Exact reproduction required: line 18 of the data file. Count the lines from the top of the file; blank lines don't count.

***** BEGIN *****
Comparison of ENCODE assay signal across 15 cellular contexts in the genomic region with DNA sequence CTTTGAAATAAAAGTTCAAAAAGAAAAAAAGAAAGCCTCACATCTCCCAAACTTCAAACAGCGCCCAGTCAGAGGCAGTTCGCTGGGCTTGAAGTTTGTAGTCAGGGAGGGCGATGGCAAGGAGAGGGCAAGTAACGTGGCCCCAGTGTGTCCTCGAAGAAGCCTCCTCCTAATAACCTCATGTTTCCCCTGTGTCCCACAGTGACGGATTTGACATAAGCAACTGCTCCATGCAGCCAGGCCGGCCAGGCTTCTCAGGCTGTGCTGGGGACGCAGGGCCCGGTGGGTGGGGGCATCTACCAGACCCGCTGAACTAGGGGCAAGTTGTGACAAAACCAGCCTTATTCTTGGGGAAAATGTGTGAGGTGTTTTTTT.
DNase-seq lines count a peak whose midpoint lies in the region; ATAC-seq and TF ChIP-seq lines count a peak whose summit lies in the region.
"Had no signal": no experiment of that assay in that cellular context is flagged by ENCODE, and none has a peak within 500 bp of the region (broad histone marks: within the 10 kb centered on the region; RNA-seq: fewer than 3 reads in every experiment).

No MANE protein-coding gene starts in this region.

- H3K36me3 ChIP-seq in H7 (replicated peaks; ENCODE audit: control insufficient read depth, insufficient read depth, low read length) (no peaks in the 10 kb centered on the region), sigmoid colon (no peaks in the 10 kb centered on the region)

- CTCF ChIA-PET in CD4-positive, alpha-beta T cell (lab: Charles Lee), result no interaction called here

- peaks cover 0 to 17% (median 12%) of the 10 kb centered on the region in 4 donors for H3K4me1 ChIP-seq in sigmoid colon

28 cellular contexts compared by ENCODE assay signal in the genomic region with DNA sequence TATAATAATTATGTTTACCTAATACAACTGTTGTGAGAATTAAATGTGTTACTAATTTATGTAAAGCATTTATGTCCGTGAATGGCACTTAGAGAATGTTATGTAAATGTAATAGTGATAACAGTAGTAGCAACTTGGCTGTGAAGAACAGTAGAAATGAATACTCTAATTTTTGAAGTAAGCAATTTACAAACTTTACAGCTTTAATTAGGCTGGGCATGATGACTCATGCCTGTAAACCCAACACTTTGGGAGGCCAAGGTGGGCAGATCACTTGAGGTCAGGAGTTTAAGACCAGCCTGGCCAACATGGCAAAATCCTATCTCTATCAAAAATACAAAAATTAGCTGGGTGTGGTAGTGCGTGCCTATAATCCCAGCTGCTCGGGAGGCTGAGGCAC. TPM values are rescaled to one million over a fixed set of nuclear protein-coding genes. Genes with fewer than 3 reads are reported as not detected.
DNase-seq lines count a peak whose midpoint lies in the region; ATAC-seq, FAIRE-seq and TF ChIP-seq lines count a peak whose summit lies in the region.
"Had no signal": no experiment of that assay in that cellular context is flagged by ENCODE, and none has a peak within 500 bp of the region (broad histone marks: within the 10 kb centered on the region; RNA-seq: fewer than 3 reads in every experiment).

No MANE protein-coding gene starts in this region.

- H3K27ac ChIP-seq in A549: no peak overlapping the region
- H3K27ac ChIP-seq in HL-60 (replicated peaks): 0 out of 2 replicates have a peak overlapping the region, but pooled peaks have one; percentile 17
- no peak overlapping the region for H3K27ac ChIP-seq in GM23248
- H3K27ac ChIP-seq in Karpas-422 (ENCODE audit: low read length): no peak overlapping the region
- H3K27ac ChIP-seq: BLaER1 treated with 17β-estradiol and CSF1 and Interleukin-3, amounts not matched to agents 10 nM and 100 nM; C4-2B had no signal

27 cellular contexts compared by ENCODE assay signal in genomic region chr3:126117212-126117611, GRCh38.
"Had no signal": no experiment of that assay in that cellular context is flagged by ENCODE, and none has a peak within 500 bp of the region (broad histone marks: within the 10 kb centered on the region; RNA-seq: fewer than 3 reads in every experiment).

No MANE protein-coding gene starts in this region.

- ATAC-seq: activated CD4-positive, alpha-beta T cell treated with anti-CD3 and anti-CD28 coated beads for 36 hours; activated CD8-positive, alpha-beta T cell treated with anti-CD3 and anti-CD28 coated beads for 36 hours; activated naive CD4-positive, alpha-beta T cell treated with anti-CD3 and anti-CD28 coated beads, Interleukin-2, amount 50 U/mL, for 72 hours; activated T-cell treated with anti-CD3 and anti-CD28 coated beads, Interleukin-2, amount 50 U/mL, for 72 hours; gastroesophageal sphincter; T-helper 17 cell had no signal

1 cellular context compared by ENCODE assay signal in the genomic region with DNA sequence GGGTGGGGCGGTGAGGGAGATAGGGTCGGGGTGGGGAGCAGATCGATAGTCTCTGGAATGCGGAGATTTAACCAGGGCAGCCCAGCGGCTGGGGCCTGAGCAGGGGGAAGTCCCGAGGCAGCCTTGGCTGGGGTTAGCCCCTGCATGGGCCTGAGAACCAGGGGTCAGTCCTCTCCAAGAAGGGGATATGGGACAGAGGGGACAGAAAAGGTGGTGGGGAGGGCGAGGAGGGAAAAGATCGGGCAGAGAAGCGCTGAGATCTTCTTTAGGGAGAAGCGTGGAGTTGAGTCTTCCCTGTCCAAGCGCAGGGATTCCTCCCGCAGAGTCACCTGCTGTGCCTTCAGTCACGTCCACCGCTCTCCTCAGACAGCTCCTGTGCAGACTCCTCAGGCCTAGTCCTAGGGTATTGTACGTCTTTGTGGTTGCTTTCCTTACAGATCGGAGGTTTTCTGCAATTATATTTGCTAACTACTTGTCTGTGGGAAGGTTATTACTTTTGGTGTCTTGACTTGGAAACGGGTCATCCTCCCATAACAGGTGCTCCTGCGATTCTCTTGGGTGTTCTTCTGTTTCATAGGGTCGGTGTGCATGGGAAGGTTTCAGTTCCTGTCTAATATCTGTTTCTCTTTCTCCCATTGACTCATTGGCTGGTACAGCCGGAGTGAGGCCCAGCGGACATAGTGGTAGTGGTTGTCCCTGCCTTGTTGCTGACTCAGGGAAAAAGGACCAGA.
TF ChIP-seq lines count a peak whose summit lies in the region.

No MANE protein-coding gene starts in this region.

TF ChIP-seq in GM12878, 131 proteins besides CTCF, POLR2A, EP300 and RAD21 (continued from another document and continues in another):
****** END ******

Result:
"Had no signal": no experiment of that assay in that cellular context is flagged by ENCODE, and none has a peak within 500 bp of the region (broad histone marks: within the 10 kb centered on the region; RNA-seq: fewer than 3 reads in every experiment).